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greatzippy said:
This past weekend I noticed that one of my end caps was loose but the axle was tight and I wasn't having any problems at all. The wheel must have moved when I was torqued the axle and I must have missed it somehow.
I've noticed when I torque down the axil the right side moves a little and I'm left with a loose end cap. How has everyone been correcting this?
greatzippy said:
Turns out one side was off by about 1mm but it didn't seem to effect the ride any ..... needless to say it's already been corrected.
Also curious as to how everyone is measuring each side. Haven't found a way I'm comfortable with yet. Much less that could tell me that I'm 1mm off.
 

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RamCutter said:
Also curious as to how everyone is measuring each side. Haven't found a way I'm comfortable with yet. Much less that could tell me that I'm 1mm off.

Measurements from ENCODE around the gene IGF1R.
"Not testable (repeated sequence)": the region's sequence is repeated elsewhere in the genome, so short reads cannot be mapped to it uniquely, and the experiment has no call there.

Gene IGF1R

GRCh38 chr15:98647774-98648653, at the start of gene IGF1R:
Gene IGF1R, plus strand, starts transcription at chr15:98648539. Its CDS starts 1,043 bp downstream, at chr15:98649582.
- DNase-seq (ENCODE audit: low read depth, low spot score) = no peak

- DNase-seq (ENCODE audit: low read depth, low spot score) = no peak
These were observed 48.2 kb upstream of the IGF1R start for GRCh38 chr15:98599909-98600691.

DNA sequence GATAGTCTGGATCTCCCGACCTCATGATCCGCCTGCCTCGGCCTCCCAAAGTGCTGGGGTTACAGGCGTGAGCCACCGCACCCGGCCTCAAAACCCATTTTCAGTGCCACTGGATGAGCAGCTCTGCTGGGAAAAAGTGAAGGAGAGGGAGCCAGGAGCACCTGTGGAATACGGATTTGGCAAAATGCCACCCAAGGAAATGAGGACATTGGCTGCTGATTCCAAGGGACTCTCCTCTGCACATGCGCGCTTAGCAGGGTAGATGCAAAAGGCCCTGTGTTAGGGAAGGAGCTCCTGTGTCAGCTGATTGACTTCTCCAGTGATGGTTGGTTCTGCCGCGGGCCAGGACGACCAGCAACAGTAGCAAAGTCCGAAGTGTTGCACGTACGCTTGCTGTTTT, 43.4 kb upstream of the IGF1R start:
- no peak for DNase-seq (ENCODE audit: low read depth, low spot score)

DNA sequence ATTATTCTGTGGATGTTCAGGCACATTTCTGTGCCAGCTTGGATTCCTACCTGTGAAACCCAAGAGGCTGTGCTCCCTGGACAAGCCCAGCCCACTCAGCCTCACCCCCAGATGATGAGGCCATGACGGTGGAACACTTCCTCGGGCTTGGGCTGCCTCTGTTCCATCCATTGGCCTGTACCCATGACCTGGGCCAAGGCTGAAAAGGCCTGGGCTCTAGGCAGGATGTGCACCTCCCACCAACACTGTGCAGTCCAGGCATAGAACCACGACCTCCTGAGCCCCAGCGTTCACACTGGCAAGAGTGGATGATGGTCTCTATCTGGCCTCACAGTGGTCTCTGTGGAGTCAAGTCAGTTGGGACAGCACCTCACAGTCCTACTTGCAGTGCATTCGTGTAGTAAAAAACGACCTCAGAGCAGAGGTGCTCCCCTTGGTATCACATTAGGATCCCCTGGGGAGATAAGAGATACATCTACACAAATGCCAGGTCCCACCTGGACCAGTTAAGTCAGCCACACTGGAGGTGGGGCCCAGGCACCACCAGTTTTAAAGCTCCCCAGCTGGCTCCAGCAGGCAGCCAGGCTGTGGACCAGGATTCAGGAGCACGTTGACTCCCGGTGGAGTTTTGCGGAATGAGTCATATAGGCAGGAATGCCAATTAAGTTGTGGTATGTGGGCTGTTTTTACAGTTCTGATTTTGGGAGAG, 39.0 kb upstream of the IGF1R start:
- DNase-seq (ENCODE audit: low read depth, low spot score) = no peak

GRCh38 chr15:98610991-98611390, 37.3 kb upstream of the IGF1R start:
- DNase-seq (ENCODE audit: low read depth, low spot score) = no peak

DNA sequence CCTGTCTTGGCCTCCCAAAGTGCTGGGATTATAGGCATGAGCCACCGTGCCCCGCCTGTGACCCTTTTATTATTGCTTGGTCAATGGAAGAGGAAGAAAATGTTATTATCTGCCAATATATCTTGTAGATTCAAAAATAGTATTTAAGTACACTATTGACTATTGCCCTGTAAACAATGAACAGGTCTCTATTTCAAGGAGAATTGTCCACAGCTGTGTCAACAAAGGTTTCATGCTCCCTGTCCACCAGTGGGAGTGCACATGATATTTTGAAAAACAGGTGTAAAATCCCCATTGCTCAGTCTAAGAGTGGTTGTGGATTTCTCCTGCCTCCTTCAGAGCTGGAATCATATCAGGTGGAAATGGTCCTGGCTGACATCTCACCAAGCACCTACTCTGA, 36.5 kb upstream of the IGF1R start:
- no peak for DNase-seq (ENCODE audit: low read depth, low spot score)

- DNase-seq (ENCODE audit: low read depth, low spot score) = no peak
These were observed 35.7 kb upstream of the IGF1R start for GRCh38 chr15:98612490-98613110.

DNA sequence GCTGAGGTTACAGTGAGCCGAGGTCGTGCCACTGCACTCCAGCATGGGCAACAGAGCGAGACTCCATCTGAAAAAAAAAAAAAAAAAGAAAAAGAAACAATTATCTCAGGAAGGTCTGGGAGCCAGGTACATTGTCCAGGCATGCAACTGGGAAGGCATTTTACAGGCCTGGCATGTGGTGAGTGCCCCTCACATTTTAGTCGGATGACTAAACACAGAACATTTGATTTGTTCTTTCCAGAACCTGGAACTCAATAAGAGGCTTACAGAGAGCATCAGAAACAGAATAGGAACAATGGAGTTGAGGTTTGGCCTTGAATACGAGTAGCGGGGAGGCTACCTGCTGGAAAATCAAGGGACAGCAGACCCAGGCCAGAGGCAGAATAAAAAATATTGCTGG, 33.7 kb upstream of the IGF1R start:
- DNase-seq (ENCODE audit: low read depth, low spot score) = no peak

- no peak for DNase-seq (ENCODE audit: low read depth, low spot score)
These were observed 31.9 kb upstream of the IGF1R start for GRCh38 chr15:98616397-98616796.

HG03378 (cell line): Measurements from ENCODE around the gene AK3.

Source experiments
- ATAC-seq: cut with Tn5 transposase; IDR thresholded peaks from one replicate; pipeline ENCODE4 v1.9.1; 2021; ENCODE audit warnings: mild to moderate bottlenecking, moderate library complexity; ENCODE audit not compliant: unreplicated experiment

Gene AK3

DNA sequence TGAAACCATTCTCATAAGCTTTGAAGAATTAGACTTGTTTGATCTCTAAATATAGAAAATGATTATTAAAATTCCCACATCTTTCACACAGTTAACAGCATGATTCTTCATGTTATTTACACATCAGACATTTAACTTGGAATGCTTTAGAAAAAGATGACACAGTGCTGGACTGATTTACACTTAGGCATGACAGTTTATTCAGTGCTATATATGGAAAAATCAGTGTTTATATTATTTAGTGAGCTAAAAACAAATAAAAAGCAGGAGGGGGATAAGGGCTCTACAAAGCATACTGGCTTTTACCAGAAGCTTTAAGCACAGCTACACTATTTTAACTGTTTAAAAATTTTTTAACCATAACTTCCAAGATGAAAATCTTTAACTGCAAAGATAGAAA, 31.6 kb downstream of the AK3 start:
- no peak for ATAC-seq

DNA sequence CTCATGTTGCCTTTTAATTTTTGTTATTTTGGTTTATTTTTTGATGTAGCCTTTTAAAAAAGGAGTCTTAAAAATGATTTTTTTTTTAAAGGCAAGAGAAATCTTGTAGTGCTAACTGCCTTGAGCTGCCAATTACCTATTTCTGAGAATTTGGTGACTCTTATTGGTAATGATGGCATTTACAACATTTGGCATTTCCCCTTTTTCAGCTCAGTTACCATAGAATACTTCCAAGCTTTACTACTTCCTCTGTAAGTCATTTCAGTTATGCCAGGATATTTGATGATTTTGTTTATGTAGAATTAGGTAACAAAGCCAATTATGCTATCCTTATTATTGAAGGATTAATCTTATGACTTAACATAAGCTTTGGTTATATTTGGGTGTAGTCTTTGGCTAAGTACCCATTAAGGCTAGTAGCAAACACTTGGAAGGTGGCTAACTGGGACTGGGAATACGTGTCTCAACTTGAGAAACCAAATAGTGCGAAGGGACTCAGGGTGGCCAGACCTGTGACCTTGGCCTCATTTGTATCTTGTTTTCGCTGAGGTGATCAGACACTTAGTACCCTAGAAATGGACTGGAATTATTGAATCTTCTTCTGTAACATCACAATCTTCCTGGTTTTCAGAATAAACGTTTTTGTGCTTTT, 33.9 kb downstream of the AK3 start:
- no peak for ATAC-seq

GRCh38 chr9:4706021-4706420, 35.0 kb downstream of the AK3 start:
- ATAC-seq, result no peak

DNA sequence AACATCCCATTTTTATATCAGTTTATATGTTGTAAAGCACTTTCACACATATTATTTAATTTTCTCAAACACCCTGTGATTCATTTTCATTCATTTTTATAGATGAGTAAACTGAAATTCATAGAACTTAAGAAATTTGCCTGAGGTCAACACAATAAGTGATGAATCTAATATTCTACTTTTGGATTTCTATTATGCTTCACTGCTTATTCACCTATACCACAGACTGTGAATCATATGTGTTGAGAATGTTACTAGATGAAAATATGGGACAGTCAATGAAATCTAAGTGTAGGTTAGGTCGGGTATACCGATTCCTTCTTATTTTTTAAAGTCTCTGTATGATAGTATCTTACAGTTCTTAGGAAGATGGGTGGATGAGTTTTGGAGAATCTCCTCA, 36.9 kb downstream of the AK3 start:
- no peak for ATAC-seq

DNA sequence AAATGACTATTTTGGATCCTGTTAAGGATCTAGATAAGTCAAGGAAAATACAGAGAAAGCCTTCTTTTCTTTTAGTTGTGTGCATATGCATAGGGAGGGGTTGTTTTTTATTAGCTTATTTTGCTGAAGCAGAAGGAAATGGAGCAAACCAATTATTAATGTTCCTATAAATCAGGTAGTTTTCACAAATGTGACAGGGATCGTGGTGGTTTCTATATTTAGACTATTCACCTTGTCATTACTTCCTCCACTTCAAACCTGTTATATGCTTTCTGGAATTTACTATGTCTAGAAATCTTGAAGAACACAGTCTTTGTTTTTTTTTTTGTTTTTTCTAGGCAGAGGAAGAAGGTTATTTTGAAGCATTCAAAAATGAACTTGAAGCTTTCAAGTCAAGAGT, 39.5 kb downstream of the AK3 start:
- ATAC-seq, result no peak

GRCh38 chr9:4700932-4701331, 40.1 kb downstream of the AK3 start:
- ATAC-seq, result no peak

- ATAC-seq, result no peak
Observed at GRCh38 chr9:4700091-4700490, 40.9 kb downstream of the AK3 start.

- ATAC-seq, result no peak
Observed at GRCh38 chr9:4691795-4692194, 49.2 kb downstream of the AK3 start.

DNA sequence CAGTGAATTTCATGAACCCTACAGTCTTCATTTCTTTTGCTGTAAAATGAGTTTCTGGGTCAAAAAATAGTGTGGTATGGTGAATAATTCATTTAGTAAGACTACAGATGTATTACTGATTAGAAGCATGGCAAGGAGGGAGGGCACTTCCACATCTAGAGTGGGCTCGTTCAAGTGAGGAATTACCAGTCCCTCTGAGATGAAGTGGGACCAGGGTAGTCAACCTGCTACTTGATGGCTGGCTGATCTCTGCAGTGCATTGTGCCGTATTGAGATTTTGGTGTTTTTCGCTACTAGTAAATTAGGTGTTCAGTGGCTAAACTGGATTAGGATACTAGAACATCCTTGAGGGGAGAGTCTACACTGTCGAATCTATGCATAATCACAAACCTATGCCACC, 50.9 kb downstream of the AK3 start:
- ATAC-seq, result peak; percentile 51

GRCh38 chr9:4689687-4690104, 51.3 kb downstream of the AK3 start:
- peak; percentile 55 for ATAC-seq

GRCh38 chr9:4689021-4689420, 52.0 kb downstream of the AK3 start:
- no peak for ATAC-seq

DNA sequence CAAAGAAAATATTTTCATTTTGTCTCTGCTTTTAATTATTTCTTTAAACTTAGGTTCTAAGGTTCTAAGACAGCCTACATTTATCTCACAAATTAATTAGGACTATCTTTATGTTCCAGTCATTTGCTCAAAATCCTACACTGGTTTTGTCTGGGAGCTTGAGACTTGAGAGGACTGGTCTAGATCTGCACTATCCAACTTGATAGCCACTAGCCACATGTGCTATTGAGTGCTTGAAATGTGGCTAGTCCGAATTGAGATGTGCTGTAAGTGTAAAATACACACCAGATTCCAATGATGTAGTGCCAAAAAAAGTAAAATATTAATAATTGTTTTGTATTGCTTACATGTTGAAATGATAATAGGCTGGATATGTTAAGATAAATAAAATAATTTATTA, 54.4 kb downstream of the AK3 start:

Haven't done it on a bike yet but if you count how many flats you turn the nut and turn both side the same amount it should be even on both sides. This will work if the wheel is true to start with and your adjusting the chain.
 

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One more adjuster hazard to beware of: if those nuts vibrate loose the end cap can slide out of the swingarm, down the adjusting screw. When it's clear of the swingarm it can rotate to horizontal. The left end cap can then catch on the rear sprocket which will whack it until the adjustment screw bends enough that things no longer interfere. You'll hear a metallic sawing noise as this happens, then silence.

Don't ask how I know this. :rolleyes
 

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RamCutter said:
Also curious as to how everyone is measuring each side. Haven't found a way I'm comfortable with yet. Much less that could tell me that I'm 1mm off.
There are marks on the end of the axle bolts (they're tough to see, but there are hashes there). Use those to line it up. I also use a ruler to measure from the center of the axle to the end of the swingarm to double check.